When I was a teenager, my mom and I used to go shopping on Black Friday. Well … she would shop. I would usually end up sprawled on the sidewalk in front of the mall, reading a book and waiting for her to finish buying gifts for our family. It should be noted, though, that…
Children registered in our program in Peru are taught good health practices according to age group as well as location.
Desperate, tired and unsure of her future, Norma walked helplessly towards home. She was sad and angry and at four months pregnant considered having an abortion.
The cardiologist confirmed Estheysi’s heart murmur. He then informed Lizeth that her daughter needed surgery by the end of the month.
One family was close to divorce because of the burden of a child. After joining the Child Survival Program, they are now positive examples to other mothers and fathers in their community.
From the Karen tribe, Somporn and his wife Sopak dreamed of having a big family. They planned to spend many sweet long years together, until they grew old. They did not imagine that “’till death do us part” would come so quickly.
Sujon decided never to see his daughter’s face. Ignorance, superstition and the effects of a dowry system had hardened his heart. Somapti had a father, but she was virtually fatherless.
Born in Uganda with HIV/AIDS, Hannifah lost her mother when she was only one month old. She was a very sickly child, always being taken to hospital and her father considered her a burden.
When Silveria left her hometown in the Peruvian Andes, she and four of her children climbed into a truck and took the long trip toward Lima. Her husband had abandoned them three years prior.
When Jenny became an adolescent, she faced early motherhood, conceiving her first child before she was 15. Inexperienced as a mother — and emotionally and financially unstable -– she sought refuge in alcohol.
Malaria, nearly non-existent in many other Caribbean countries, remains the third-leading cause of death among children under 5 in Haiti. Haiti lacks the public health, sanitation and human resources needed to deliver crucial preventive health and medical services to the population.
On graduation day, families celebrated not only their completion of the Child Survival Program, but also the end of the most vulnerable time in their children’s lives.
For Ethiopians, the coffee ceremony is an important social event that brings people of the family or community together. Many people are drawn not only to the coffee itself, but also to the long and beautiful ceremony that gives people a chance to communicate and share ideas.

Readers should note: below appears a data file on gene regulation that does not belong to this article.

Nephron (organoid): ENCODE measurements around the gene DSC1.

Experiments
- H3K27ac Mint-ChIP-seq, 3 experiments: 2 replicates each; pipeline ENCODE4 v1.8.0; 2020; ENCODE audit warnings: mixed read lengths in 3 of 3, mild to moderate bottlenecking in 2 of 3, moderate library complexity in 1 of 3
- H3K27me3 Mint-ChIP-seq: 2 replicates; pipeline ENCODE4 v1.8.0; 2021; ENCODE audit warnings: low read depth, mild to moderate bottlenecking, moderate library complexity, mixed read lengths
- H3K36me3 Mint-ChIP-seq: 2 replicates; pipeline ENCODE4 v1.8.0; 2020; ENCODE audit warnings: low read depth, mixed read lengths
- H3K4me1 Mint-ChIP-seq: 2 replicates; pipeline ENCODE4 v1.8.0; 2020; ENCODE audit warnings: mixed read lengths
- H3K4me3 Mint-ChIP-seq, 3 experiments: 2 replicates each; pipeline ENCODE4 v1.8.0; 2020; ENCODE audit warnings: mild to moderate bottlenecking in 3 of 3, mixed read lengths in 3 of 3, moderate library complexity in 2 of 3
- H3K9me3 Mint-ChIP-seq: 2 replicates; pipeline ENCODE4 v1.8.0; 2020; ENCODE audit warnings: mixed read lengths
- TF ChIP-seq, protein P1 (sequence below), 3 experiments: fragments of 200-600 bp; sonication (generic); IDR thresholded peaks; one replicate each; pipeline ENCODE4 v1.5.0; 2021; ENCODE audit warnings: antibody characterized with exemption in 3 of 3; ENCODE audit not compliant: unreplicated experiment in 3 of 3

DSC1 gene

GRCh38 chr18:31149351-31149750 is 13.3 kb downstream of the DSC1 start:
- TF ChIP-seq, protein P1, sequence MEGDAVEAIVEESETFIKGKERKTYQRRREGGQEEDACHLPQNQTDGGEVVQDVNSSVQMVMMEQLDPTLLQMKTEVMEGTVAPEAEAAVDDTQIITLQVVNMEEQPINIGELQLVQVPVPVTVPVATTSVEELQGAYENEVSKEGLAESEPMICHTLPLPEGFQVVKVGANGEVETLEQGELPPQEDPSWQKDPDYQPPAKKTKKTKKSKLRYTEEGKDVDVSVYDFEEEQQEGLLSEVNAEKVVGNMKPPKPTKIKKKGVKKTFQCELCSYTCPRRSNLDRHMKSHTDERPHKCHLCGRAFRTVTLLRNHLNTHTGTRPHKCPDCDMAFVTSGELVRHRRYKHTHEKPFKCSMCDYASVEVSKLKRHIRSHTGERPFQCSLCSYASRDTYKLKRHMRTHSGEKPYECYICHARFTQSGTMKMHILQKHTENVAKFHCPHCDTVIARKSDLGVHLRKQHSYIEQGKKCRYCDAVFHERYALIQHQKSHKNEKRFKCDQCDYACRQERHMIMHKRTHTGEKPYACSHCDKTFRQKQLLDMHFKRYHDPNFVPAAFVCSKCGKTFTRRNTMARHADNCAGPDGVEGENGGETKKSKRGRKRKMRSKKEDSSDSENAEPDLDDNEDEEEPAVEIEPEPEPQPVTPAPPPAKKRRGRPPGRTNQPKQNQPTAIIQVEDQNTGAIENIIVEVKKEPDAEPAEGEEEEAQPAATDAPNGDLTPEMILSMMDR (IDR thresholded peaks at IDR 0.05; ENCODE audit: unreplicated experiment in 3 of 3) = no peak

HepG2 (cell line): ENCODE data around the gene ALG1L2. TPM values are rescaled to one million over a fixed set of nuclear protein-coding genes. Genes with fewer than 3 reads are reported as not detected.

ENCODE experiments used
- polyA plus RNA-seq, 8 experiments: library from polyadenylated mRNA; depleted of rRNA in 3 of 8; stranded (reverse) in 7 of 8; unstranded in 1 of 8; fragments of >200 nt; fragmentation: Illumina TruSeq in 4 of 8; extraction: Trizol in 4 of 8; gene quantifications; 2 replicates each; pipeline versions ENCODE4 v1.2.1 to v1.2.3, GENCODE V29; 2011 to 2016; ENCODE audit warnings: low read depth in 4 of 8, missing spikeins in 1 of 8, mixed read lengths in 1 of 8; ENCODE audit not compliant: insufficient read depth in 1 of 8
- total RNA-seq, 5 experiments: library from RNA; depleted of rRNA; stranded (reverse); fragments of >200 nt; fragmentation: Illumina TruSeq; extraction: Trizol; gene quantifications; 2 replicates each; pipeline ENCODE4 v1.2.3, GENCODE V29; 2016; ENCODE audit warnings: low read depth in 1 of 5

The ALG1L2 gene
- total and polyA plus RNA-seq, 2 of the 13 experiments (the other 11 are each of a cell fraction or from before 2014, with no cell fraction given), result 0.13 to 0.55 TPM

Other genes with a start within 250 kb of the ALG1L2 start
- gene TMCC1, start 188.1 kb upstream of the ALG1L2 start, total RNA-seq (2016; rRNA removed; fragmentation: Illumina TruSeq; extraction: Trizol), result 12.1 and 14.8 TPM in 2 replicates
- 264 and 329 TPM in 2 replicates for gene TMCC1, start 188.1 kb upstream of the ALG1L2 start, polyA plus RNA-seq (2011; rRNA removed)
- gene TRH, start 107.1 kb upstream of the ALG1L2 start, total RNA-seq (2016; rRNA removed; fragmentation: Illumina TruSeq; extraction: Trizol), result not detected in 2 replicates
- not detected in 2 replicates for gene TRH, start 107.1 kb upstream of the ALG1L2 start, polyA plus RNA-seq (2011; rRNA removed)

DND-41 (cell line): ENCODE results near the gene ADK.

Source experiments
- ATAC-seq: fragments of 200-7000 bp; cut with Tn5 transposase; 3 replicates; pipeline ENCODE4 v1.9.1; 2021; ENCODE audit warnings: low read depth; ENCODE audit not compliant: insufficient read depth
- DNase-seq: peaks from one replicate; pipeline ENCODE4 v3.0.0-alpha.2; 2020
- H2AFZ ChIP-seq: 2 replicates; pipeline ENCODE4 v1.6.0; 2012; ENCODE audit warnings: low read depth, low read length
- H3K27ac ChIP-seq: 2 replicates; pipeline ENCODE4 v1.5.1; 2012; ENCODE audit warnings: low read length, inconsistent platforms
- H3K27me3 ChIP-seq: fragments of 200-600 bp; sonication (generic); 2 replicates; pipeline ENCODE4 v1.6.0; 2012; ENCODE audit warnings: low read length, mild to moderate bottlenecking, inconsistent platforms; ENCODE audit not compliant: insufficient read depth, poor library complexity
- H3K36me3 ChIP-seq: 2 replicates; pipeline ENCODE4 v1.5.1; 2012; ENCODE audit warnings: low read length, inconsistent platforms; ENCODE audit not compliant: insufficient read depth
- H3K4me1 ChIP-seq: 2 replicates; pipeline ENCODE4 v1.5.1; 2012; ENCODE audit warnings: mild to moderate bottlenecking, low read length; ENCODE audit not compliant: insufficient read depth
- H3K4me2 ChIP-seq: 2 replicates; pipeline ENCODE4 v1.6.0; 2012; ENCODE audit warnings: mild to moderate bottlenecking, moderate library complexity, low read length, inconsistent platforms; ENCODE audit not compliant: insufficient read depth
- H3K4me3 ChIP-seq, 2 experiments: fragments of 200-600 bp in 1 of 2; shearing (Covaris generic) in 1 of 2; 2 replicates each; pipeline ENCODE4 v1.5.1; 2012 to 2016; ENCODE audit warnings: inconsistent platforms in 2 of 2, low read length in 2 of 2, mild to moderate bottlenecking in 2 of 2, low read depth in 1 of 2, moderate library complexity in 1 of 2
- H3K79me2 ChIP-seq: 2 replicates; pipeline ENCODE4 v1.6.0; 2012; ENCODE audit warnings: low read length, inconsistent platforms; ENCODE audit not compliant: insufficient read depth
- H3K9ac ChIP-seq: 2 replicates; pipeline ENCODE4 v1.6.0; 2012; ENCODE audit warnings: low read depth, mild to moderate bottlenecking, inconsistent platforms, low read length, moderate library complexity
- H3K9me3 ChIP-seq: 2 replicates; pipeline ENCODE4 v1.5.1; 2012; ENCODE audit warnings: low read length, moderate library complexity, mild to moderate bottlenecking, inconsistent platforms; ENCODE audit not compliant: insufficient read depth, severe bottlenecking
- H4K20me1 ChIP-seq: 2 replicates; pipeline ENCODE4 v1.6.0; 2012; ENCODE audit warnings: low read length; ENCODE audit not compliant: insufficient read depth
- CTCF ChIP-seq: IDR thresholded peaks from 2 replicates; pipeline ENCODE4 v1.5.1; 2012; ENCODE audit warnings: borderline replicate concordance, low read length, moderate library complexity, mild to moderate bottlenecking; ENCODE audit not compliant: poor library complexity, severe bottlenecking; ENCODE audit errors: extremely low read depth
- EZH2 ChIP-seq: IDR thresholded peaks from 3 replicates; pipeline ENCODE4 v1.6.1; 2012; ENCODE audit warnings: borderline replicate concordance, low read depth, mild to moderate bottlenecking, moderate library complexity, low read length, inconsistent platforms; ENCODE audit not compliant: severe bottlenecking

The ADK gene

There are so many studies on the brain and so much can be confusing. But one thing is certain — our brains are amazing and what happens when we are young impacts our futures exponentially.
Both Saroj and her unborn baby were in serious condition, and it seemed certain only one of them could survive. Her family members took her to three different hospitals, and every doctor had only the same words to say.
The people who suffer the most from extreme poverty are children. These children are the reason why we need to speak up for those who are unable to speak for themselves.
Five mothers met with our staff to answer questions about their families, the economy of their town and their hopes and dreams about the Child Survival Program. One of those mothers was Zulma.
As the woman shared her tragedy through her tears, the implementer handed her the plastic bag that was in her hand. Inside was a chicken, ready to be cooked.
Dhanush would bang his head hard on the ground and pound his fists against the hard cement ground. For our staff and for his mother, Indrani, it was heartache.
Now that the Child Survival Program is a reality in Mexico, things have started to change. Today, Mexico rejoices to have this program, but everyone is also very aware of the difficult situations mothers and young children face as they struggle to survive.
If you and I believe that God’s love is enough, will we fear less? Do you trust God enough to face your greatest fear? If you and I believe that God’s love is enough, will we fear less? Do we trust God enough to face our greatest fear?
Clementine lives with her husband and four children in a small house made of mud in Kigali, Rwanda. When she was six months pregnant, she’d spend the day at the health center, volunteering to clean so she could take food home to her family.
One morning Palani and Geetha heard cries and a scream. A newborn baby was thrown and left to die amidst thorns, in hunger and neglect.
Many girls from Ethiopia’s rural areas move to the cities, lured by the idea of securing well-paying jobs. Their biggest desire is to live better lives and bring themselves, as well as their families, out of poverty.